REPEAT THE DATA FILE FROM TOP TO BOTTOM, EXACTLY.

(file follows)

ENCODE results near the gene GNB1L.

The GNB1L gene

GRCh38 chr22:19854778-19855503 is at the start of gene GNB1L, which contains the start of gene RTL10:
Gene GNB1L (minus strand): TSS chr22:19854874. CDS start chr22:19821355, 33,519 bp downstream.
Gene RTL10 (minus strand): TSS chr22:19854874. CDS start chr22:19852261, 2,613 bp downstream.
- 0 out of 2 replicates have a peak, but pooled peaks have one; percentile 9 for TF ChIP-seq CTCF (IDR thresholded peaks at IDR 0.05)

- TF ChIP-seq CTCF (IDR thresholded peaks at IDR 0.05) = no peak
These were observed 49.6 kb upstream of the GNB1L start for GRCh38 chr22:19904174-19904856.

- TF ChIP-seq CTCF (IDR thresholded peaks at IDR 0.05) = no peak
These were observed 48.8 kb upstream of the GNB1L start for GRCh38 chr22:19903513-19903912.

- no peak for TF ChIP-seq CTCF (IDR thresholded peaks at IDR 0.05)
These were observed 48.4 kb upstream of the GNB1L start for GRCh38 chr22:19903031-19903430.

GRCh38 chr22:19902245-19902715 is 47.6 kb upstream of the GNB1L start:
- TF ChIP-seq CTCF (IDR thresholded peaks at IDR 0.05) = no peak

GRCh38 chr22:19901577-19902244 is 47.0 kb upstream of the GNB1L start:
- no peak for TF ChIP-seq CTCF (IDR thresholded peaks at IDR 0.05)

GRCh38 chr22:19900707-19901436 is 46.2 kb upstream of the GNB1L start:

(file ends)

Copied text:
ENCODE results near the gene GNB1L.

The GNB1L gene

GRCh38 chr22:19854778-19855503 is at the start of gene GNB1L, which contains the start of gene RTL10:
Gene GNB1L (minus strand): TSS chr22:19854874. CDS start chr22:19821355, 33,519 bp downstream.
Gene RTL10 (minus strand): TSS chr22:19854874. CDS start chr22:19852261, 2,613 bp downstream.
- 0 out of 2 replicates have a peak, but pooled peaks have one; percentile 9 for TF ChIP-seq CTCF (IDR thresholded peaks at IDR 0.05)

- TF ChIP-seq CTCF (IDR thresholded peaks at IDR 0.05) = no peak
These were observed 49.6 kb upstream of the GNB1L start for GRCh38 chr22:19904174-19904856.

- TF ChIP-seq CTCF (IDR thresholded peaks at IDR 0.05) = no peak
These were observed 48.8 kb upstream of the GNB1L start for GRCh38 chr22:19903513-19903912.

- no peak for TF ChIP-seq CTCF (IDR thresholded peaks at IDR 0.05)
These were observed 48.4 kb upstream of the GNB1L start for GRCh38 chr22:19903031-19903430.

GRCh38 chr22:19902245-19902715 is 47.6 kb upstream of the GNB1L start:
- TF ChIP-seq CTCF (IDR thresholded peaks at IDR 0.05) = no peak

GRCh38 chr22:19901577-19902244 is 47.0 kb upstream of the GNB1L start:
- no peak for TF ChIP-seq CTCF (IDR thresholded peaks at IDR 0.05)

GRCh38 chr22:19900707-19901436 is 46.2 kb upstream of the GNB1L start: